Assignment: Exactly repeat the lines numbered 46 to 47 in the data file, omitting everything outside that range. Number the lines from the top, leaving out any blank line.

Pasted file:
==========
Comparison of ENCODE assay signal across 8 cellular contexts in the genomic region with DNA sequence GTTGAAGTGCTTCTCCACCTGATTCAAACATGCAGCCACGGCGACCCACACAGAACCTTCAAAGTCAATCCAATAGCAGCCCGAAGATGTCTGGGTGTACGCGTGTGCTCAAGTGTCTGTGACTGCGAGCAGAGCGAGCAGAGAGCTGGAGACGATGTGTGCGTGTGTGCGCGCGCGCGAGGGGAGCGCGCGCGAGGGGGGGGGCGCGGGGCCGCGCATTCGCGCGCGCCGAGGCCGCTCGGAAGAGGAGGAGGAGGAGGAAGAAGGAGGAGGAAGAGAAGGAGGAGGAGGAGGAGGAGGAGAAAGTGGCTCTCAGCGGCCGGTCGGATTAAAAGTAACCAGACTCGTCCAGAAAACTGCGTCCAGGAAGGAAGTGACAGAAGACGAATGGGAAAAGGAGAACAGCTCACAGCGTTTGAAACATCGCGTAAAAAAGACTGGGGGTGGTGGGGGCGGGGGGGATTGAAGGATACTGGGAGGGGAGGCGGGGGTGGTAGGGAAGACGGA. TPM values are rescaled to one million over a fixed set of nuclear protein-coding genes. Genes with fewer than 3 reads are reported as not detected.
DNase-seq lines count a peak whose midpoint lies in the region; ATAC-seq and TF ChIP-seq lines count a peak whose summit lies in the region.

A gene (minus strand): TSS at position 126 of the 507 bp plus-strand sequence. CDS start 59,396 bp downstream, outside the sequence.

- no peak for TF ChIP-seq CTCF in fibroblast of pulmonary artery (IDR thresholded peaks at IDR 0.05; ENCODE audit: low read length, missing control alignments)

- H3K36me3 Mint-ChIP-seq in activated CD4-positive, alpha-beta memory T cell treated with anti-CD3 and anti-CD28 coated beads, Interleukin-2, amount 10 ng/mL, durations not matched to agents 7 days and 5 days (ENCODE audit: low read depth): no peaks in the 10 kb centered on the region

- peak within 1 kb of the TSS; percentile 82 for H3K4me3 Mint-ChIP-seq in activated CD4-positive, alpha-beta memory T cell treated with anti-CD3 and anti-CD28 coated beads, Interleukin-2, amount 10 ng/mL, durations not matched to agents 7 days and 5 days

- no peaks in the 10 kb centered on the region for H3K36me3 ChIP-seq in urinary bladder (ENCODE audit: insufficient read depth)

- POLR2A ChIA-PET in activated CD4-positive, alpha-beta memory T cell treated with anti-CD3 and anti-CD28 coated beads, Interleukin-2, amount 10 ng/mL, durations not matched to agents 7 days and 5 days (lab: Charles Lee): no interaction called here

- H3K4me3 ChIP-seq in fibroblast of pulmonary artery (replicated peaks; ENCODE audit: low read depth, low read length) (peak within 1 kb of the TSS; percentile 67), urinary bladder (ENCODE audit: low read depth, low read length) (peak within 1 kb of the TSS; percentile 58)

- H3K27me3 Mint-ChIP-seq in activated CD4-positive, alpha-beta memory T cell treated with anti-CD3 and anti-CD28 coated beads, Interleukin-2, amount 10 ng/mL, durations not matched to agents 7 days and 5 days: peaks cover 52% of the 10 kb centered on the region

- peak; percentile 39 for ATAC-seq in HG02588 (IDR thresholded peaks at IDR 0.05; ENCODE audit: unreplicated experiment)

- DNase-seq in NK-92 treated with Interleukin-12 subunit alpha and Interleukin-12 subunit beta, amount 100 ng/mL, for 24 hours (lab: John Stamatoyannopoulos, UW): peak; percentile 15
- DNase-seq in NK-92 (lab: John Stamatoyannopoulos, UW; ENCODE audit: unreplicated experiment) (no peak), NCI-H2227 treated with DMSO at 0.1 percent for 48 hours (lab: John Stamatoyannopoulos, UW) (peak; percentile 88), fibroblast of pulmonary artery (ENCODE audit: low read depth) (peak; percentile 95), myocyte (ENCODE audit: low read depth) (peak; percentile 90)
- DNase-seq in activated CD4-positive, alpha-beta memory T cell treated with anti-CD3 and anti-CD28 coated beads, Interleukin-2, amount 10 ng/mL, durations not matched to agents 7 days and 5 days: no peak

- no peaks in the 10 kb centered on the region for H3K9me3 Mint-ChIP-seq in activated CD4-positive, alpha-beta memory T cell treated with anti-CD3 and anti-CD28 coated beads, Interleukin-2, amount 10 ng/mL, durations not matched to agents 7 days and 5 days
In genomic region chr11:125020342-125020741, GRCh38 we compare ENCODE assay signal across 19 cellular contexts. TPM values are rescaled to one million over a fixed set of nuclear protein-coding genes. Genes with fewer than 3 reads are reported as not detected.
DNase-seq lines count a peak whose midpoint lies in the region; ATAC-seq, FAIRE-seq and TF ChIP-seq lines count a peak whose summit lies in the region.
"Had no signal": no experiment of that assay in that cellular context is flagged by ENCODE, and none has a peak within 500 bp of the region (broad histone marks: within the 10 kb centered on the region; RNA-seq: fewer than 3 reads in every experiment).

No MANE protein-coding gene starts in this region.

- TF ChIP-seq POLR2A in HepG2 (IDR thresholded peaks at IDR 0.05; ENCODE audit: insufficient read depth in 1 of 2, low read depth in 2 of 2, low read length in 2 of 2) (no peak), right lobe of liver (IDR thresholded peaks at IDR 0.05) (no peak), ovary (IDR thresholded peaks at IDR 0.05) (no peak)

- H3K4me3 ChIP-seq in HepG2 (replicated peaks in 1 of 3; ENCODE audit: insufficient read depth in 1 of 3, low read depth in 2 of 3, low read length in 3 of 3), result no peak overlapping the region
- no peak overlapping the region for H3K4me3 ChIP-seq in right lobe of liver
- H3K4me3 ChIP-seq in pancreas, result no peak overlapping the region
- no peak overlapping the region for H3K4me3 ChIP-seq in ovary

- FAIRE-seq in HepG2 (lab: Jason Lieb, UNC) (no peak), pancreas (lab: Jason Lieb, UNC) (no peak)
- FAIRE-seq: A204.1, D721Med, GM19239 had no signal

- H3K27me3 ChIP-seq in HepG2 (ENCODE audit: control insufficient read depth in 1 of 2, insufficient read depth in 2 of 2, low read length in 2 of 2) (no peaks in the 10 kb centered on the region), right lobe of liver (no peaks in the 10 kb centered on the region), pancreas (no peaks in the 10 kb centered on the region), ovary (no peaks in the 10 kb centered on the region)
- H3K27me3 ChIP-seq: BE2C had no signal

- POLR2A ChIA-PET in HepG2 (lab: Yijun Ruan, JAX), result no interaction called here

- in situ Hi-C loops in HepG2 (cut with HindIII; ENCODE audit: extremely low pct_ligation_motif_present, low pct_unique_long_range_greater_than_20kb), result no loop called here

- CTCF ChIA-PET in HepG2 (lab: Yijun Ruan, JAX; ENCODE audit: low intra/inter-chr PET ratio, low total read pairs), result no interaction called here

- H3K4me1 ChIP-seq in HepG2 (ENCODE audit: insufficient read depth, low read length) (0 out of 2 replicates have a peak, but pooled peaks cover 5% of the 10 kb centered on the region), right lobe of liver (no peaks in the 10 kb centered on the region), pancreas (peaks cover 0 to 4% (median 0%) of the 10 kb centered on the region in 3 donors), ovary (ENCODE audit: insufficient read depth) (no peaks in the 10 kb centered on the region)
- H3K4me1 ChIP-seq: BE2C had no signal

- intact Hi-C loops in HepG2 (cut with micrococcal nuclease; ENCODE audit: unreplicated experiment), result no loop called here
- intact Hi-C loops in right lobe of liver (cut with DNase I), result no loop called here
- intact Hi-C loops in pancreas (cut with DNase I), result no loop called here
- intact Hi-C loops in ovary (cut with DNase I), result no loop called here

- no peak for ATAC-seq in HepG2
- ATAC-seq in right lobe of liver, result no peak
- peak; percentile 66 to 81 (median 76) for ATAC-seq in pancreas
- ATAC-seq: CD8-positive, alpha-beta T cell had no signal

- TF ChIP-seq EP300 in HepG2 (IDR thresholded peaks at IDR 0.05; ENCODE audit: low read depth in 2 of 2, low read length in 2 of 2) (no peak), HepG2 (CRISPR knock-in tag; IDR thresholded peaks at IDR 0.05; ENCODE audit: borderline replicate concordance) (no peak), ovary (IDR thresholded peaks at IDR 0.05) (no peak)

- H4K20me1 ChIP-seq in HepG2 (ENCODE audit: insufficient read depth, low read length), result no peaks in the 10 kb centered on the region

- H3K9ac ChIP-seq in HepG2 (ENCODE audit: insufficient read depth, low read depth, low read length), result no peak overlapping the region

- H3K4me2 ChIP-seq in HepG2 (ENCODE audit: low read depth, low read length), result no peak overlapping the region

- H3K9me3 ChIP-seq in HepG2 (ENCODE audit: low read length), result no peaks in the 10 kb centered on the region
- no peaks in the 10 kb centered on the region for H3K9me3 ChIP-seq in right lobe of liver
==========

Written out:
- H3K9me3 ChIP-seq in HepG2 (ENCODE audit: low read length), result no peaks in the 10 kb centered on the region
- no peaks in the 10 kb centered on the region for H3K9me3 ChIP-seq in right lobe of liver